Navy eyes all-electronic maps
- By Bill Murray
- Sep 21, 1998
Working toward the goal of using maps that are exclusively electronic, the Navy is
preparing to install CD-ROM jukeboxes and storage management software on 115 ships.
The jukeboxes will run Fire Series management software from Luminex Software Inc. of
Riverside, Calif., and will store more than 200 CDs of maps aboard each ship.
On the CDs are vector-formatted National Imagery and Mapping Agency digital nautical
charts, said Peter Shaw, lead developer for the Navigation Sensor System Interface at the
Space and Naval Warfare Systems Center in San Diego.
Raster format yields a little more data than a paper map, but vector format supplies
in-depth data from underlying databases, said Michael Ferguson, Unix systems engineer for
NAVSSI at SPAWAR.
Sailors can find out about buoys, depth, rocks, sandbars, shipping lanes, shipwrecks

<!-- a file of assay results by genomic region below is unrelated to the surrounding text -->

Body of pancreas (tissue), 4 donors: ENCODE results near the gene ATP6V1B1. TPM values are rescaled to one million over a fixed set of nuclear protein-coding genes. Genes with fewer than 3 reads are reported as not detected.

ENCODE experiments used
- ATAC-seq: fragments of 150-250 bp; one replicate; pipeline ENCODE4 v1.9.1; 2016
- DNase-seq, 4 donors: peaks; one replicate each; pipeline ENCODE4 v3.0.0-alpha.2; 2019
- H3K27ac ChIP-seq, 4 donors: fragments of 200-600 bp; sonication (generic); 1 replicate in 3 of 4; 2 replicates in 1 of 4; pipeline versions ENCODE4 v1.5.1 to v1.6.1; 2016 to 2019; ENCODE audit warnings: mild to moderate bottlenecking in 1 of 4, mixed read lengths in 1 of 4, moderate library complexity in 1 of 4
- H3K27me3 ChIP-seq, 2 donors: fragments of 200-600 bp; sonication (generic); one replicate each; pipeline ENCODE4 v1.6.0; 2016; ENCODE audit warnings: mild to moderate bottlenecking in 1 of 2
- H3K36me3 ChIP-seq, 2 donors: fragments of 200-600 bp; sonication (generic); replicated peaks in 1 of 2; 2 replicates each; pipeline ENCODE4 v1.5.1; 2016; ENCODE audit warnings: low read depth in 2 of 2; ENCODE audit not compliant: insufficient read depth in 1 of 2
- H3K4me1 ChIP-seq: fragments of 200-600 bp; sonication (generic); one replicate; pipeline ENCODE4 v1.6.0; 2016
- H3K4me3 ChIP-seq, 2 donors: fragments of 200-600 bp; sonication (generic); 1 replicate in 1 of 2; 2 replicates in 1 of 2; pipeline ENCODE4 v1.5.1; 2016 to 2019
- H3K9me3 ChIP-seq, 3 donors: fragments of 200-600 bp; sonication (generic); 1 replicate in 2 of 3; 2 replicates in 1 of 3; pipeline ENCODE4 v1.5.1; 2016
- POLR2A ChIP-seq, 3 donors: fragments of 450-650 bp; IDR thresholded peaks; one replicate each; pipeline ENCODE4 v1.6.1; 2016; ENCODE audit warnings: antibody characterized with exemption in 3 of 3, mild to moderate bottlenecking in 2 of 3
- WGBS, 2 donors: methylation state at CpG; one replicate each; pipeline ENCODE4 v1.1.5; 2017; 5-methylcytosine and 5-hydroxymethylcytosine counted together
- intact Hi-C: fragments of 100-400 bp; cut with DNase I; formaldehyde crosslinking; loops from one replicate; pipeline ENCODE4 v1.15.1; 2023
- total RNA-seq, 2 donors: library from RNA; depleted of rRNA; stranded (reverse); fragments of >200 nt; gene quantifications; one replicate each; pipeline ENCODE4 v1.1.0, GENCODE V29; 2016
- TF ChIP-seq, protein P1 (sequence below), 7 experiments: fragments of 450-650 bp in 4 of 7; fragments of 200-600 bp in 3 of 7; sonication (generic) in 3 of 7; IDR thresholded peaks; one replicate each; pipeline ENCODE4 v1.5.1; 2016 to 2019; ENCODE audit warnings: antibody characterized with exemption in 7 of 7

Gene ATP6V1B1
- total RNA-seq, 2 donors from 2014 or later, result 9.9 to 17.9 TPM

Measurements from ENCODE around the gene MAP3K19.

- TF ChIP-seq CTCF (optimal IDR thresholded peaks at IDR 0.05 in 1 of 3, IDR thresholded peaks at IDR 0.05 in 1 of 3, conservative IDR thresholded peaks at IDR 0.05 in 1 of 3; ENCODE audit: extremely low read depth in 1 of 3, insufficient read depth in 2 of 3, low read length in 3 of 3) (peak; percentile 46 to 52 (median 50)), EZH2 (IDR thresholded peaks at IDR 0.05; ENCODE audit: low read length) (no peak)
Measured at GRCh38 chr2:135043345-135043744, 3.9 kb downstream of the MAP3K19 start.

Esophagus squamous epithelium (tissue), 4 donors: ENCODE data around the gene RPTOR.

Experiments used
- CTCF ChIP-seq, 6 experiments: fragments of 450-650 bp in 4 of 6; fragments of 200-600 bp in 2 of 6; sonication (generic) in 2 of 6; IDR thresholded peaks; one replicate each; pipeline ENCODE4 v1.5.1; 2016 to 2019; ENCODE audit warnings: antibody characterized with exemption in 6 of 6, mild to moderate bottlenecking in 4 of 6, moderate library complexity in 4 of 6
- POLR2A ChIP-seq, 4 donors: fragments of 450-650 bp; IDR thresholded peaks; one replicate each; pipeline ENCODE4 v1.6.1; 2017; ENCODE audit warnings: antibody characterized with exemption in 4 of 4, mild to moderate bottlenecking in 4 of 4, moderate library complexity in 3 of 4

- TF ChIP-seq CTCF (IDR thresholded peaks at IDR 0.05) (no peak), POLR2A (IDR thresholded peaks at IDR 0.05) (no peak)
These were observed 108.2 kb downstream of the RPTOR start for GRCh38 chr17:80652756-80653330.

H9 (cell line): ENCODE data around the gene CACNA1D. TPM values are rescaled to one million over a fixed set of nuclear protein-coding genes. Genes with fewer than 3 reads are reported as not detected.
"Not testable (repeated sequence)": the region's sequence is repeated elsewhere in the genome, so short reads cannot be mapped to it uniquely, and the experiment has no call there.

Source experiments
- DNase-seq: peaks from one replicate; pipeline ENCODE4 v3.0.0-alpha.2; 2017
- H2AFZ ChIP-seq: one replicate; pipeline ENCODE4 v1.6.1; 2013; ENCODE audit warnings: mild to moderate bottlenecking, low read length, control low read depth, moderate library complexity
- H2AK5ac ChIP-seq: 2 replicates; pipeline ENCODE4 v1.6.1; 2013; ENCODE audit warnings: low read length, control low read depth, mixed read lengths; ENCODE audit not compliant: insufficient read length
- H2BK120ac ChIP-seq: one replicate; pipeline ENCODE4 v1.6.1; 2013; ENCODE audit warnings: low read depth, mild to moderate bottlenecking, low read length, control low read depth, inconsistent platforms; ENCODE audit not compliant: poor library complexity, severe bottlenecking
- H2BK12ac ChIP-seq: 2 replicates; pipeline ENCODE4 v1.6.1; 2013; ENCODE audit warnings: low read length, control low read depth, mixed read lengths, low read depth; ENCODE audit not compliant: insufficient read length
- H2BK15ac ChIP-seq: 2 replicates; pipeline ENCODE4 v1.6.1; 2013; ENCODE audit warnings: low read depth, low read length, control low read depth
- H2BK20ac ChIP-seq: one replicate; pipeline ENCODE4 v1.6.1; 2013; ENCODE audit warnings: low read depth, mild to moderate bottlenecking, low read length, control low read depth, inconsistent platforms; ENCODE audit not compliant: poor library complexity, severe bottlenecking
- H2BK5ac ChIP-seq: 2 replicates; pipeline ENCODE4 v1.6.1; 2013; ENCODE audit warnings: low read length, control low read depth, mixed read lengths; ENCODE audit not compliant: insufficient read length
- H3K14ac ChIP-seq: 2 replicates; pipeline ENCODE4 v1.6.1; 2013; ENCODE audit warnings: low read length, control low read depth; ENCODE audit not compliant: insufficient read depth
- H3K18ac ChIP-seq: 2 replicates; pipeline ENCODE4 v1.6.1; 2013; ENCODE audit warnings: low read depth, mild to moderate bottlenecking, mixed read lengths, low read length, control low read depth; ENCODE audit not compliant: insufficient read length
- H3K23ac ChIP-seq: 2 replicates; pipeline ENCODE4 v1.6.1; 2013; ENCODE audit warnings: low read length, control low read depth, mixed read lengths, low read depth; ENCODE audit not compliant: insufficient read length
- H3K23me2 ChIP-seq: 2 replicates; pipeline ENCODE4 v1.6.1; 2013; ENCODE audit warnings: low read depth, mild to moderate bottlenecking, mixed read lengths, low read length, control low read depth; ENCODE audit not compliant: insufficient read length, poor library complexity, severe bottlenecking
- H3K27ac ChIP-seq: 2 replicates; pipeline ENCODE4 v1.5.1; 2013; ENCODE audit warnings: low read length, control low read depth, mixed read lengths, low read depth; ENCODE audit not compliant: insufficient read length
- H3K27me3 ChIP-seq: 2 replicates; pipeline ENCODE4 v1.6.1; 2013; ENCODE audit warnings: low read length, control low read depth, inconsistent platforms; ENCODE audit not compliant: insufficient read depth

and other navigational elements from the same map, he said.
They can determine the level of detail they need, and they also can see elevation and
digital terrain data, he said.
The sailors will access the CD maps at their Hewlett-Packard Co. workstations, acquired
through a Tactical Advanced Computer-4 buy.
The server is an HP 9000/755 running HP-UX 10.20, Shaw said.
The TAC-4 workstations currently use Navy-developed proprietary navigational software,
but SPAWAR wants to replace it with a Coast Guard maritime mapping tool that will comply
with the Defense Information Infrastructure and Global Command and Control System
specifications, Shaw said.
The shipboard rollout could take as long as four years because of ships
schedules, year 2000-readiness issues, and the need to wait until ship networks and other
systems are compatible with DIIs Common Operating Environment, he said.
Thirty Aegis-class destroyers have the most immediate need for the maps and will get
the first NAVSSI jukebox systems. Aircraft carriers, cruisers and other ship classes will
follow, he said.
The Luminex Fire Series software starts at $9,200 for one license.
Its ability to distribute data from a central point on a ship using commercial products
was important in NAVSSIs development effort, Shaw said.
SPAWAR has not yet decided which RAID storage drives to buy, Ferguson said.
To speed jukebox access, some of the mapping data will be copied onto the RAID
drives cache, he said.